July 22, 2019
Consumers have never had more options when it comes to payment methods, thanks to innovations like mobile wallets, wearables, QR code-initiated payments, and account to account payment options. But what impact do these new payment types have on card issuers and acquirers? How might they need to reconsider their current offering to ensure they continue to be perceived as a relevant, valuable and convenient payment type?
In the Q& A that follows, FIS’ Matt Collicoat, head of global payments innovation and strategy, explains how card issuers can plan to strategically protect their cards business, despite the rising popularity of invisible payments.
A: The current disruption we are seeing around the world in QR codes hints to just how beneficial these types of alternative payments types can be. Nothing integrates faster to a merchant community and we’ve seen emerging markets leap-frog years of evolution by simply going straight to a QR code solution. The only thing that existing issuers and acquirers can do here is get on board with their own solution.
A: Compared to alternatives like cash or checks, the best part of cards has and will continue to be the secure, ubiquitous and easy nature of card payments. Now the digital payment mechanism must continue to offer this value—in addition to being always-on, incredibly fast and easy to setup.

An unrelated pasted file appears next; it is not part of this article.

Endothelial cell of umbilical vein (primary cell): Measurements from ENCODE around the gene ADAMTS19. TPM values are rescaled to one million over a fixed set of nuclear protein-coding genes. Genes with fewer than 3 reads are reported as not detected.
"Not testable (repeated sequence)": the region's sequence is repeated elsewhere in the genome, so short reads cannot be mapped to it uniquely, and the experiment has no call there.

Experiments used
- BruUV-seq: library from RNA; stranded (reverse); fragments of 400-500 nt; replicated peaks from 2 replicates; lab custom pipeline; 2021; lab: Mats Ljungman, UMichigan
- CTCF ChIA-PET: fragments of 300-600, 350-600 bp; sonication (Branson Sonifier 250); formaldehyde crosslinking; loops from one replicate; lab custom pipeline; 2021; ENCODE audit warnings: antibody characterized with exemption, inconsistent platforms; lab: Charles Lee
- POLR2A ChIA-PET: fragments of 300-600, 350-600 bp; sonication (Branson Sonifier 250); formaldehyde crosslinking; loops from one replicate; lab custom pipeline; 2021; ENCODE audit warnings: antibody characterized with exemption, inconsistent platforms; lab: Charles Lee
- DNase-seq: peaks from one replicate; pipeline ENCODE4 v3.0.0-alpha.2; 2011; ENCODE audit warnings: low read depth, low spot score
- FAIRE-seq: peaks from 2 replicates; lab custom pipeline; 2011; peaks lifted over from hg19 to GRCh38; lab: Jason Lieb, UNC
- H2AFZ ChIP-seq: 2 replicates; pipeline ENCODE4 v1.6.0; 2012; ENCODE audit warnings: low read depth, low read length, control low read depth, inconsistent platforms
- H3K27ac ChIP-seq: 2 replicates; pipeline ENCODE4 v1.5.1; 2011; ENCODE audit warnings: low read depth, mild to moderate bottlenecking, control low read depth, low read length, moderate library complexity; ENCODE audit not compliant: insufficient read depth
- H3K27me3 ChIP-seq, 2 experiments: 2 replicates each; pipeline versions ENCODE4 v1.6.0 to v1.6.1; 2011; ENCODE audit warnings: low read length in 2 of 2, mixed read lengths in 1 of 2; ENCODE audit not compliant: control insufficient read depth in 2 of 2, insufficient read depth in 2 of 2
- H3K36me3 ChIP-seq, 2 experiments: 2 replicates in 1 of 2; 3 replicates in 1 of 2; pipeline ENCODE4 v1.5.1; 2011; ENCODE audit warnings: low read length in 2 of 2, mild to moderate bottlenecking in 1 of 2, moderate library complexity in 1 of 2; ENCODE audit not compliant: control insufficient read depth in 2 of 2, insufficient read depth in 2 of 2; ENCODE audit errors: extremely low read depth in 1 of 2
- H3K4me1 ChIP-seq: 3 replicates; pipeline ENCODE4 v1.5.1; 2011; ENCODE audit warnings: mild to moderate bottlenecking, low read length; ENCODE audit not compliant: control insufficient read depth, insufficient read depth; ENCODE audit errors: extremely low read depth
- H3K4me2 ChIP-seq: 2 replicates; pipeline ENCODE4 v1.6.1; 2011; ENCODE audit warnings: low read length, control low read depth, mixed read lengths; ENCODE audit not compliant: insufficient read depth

A: Cardholders have a certain expectation that the bank is managing things for them. If something is perceived as inconvenient--and it could be the slightest little thing--it will annoy a cardholder every time they use the card. Card issuers need to stop thinking about products (or even solutions) and start to think in terms of experiences. People are going to expect the growing simplicity they see in every other digital experience and same level of frictionless interaction with their card issuer.
Issuers also need to look to how to get their product to be the card that is loaded into the app for invisible payments. Once it’s loaded very few people change it; it’s a very “sticky” outcome. Offering incentives to change will become important but making it easy to load in the first place will be key.
A: If a bank or retailer can outsource their payments to a trusted partner who can keep the basic functions working seamlessly, stay current with ever- increasing regulation, ensure a secure experience and also provides access to solutions that are easy to integrate with, they become free to design and implement new and innovative payments products, either in house or with other partners.
However, the industry is changing so fast, one of the most important capabilities for an outsourced solution is not what the trusted partner can do today (although that is important), but how easily they can integrate with yet unknown partners/networks/systems that will emerge in the future.
To learn more about the changing role of cards and how you can prepare your cards business to stay competitive, click here.
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Tags: Innovation, Payments